Littorai’s Assistant Winemaker, Trey Fletcher, was kind enough to walk us around Littorai’s newest vineyard and tour their new winemaking facility. The winery is a sight to be seen. It is immaculate and perfect for premium winemaking. The facility is very innovative, using green technologies such as night air cooling, natural hay-bale walls, and water reclamation through constructed wetlands. We were extremely interested in the setup of the winery, hoping to steal ideas for the eventual construction of Small Vines’ own facility.

We ended with a tasting of Littorai’s releases. The wines were all fabulous and reminiscent of a style of Pinot Noir and Chardonnay that we like. Interesting, bright, complex and age-worthy.

Favorite wine of the day: Difficult because all were stellar but the 2007 Cerise Vineyard Pinot Noir was outstanding. The grapes are grown in theAndersenValley. The most old-world in profile. Solid stone fruit with broad and powerful spice and game notes. Elegant and well integrated palate. This wine would go incredibly with crispy pork belly and some earthy wild mushrooms.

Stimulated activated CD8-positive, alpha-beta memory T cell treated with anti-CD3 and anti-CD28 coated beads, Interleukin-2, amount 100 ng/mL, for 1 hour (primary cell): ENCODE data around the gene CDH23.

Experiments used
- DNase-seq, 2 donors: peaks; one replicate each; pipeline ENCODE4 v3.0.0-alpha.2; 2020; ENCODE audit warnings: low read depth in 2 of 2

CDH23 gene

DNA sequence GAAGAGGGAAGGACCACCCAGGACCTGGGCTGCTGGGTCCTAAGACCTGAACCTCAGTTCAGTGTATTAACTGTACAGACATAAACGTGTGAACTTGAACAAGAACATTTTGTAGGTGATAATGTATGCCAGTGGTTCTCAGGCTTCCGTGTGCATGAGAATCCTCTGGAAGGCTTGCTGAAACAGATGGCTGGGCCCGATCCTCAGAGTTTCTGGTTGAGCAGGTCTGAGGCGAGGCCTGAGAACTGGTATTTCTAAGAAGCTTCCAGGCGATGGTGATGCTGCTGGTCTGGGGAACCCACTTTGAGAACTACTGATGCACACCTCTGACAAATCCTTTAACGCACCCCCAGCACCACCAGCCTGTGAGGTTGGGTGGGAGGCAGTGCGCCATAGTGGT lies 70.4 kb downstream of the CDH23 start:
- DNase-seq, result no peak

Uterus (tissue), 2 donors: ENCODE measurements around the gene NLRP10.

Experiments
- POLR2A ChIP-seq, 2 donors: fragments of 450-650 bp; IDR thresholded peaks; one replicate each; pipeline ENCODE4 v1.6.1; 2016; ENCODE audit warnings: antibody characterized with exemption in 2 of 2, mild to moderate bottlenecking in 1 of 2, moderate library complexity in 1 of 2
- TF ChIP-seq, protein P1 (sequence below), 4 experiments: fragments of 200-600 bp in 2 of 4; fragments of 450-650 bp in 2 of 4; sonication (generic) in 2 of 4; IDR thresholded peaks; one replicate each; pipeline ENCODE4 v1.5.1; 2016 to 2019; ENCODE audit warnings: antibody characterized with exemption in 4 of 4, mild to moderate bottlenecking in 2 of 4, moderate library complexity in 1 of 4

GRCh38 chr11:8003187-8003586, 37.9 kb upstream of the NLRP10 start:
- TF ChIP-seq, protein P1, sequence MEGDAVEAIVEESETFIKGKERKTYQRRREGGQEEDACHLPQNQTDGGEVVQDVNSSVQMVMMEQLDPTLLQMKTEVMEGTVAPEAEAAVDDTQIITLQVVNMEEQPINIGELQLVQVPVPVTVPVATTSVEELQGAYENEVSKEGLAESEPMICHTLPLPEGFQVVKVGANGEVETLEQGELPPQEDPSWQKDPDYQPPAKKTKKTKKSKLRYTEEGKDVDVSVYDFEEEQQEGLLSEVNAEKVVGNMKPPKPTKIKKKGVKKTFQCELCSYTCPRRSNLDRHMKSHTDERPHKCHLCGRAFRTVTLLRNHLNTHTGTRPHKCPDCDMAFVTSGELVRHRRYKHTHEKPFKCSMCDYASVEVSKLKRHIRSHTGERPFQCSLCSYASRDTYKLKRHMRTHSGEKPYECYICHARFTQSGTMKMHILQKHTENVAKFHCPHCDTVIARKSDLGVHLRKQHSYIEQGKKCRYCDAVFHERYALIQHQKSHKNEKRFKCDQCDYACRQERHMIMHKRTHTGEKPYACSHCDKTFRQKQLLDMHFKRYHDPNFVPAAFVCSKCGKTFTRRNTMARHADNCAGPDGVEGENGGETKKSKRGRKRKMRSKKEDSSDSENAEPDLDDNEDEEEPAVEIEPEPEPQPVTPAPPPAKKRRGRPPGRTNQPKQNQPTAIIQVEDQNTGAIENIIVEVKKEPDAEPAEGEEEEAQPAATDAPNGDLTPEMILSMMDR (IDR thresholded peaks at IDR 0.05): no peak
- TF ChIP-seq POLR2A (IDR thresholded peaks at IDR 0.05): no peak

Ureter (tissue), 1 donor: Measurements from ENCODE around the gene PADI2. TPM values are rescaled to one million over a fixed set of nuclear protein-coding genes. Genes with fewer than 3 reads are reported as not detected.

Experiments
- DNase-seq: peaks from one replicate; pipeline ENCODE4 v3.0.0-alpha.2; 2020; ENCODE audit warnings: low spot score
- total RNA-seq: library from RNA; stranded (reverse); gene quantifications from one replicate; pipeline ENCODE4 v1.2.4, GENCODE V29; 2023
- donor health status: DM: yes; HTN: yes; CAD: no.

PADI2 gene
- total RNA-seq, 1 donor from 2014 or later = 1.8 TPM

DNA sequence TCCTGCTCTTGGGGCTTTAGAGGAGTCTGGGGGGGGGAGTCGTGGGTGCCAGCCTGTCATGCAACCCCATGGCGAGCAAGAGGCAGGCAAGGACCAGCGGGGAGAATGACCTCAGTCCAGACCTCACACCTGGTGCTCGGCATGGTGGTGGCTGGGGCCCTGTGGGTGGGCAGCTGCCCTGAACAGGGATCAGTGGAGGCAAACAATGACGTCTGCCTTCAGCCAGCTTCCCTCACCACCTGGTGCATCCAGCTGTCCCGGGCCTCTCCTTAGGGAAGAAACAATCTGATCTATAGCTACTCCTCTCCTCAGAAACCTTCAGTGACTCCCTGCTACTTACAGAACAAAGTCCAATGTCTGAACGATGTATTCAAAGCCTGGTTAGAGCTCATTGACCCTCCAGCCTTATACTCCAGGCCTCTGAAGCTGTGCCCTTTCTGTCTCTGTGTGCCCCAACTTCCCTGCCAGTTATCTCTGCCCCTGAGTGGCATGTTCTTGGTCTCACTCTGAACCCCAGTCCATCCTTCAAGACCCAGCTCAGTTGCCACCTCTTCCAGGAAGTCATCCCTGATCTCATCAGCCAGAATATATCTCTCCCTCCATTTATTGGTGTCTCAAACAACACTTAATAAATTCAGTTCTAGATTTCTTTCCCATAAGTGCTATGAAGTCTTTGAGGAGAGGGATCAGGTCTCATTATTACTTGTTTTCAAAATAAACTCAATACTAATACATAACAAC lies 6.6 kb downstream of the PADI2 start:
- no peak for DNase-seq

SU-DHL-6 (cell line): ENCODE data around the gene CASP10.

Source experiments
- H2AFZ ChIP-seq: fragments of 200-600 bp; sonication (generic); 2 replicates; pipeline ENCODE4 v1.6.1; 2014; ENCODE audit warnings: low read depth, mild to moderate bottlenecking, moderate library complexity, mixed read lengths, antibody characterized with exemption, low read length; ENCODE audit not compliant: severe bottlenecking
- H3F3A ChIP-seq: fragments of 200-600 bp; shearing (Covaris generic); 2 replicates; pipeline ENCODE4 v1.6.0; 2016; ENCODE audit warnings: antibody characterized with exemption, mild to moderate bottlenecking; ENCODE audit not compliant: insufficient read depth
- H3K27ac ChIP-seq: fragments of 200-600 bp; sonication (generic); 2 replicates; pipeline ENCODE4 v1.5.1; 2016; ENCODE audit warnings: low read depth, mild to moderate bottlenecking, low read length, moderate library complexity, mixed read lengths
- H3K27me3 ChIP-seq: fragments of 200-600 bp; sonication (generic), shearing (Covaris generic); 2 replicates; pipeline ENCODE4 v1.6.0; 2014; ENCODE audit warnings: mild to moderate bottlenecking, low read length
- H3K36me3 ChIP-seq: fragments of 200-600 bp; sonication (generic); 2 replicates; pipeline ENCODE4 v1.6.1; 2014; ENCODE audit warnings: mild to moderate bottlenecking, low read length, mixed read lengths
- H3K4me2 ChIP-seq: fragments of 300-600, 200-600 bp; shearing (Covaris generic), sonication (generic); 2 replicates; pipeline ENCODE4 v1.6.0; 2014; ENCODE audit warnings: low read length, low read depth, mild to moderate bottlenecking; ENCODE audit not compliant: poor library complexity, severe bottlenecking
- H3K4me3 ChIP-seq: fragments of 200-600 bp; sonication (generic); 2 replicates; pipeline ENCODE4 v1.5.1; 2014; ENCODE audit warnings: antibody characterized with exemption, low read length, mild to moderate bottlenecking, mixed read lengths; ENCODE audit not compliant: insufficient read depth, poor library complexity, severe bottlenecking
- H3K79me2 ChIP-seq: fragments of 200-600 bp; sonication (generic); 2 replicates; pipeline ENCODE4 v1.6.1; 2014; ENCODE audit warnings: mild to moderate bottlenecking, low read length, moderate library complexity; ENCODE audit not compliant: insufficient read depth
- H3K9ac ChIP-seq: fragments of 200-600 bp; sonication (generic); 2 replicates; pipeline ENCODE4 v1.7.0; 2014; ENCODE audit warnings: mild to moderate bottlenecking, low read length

Thanks for the wonderful time!

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Grafting at Small Vines Estate!

Check out the process of grafting 29,000 vines in 11 days at Small Vines Estate.



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Green Pruning at Small Vines

Spring in Sonoma County is so beautiful but it seems like we barely have time to appreciate it with all the work to be done. Our days are filled with a host of vineyard activities from spraying, performing organic weed control, and monitoring vine health. But one of the most important activites we do all year is green pruning.